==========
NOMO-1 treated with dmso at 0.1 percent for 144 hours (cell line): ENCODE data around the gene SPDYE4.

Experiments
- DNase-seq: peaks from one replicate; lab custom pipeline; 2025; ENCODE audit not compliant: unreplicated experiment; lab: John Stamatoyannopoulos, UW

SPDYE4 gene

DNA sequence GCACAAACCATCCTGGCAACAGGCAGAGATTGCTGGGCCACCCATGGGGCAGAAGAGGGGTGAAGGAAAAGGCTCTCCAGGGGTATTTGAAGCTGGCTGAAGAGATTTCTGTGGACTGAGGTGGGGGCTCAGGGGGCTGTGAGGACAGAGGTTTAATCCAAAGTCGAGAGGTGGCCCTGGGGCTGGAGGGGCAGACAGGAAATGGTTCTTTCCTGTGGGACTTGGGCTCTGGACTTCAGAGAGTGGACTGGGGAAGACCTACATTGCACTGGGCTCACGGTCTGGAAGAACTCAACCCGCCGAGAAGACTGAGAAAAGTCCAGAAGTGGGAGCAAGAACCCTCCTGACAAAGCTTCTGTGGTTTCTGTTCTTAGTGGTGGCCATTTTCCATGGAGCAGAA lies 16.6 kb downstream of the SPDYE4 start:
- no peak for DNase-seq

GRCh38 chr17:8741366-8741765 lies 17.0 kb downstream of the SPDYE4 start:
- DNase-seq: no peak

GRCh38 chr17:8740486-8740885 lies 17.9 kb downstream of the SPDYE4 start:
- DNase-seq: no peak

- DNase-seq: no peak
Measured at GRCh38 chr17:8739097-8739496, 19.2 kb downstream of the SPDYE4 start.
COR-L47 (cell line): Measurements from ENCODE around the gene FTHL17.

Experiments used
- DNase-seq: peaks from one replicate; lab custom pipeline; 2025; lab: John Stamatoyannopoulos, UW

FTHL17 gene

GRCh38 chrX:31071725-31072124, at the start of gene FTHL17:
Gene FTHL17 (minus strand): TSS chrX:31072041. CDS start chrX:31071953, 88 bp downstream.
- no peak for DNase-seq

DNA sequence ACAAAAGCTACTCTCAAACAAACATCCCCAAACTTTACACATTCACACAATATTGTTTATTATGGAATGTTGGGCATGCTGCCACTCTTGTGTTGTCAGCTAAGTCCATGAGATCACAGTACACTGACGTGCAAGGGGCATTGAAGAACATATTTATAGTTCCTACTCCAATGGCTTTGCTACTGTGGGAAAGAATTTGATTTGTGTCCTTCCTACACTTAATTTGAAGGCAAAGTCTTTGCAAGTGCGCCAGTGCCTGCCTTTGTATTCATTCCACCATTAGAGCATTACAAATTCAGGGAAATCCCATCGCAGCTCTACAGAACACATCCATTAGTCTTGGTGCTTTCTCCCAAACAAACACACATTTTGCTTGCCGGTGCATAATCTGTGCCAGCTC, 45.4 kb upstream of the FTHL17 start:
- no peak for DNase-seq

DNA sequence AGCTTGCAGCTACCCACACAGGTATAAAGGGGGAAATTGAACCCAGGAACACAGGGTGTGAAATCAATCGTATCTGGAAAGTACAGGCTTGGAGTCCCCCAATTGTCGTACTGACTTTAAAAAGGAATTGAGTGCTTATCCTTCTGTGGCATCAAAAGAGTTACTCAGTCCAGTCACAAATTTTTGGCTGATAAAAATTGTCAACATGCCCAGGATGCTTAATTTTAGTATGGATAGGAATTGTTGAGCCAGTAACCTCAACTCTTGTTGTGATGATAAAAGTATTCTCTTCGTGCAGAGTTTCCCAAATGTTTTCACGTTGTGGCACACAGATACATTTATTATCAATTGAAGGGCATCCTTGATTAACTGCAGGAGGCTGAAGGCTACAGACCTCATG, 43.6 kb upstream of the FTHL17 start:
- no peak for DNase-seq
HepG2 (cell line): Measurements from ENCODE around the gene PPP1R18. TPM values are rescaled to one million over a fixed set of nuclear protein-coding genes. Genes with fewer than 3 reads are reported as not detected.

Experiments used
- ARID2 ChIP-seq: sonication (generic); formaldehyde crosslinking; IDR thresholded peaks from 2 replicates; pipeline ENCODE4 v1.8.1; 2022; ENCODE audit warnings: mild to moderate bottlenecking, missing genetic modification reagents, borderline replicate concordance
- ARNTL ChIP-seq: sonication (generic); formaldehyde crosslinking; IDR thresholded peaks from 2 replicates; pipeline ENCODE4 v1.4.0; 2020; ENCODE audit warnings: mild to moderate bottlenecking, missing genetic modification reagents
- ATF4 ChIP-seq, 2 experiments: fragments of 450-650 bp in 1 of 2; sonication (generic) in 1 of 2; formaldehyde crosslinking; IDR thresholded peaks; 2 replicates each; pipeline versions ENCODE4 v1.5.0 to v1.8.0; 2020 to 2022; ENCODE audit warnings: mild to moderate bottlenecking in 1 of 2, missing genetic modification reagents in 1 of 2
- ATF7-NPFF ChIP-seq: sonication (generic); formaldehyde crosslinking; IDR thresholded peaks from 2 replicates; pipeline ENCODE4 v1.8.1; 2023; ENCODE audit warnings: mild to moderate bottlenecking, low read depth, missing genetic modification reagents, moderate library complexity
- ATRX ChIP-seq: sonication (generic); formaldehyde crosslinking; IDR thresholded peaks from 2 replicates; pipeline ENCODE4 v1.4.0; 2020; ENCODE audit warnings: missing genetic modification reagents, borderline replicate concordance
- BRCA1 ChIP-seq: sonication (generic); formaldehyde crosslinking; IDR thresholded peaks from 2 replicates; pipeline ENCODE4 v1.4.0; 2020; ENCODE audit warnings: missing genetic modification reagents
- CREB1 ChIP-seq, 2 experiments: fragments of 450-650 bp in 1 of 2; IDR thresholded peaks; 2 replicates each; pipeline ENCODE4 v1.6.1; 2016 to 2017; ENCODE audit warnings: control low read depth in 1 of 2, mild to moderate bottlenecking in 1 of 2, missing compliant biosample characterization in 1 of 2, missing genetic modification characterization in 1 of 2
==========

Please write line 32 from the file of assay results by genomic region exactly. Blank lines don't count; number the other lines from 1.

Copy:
- CREB1 ChIP-seq, 2 experiments: fragments of 450-650 bp in 1 of 2; IDR thresholded peaks; 2 replicates each; pipeline ENCODE4 v1.6.1; 2016 to 2017; ENCODE audit warnings: control low read depth in 1 of 2, mild to moderate bottlenecking in 1 of 2, missing compliant biosample characterization in 1 of 2, missing genetic modification characterization in 1 of 2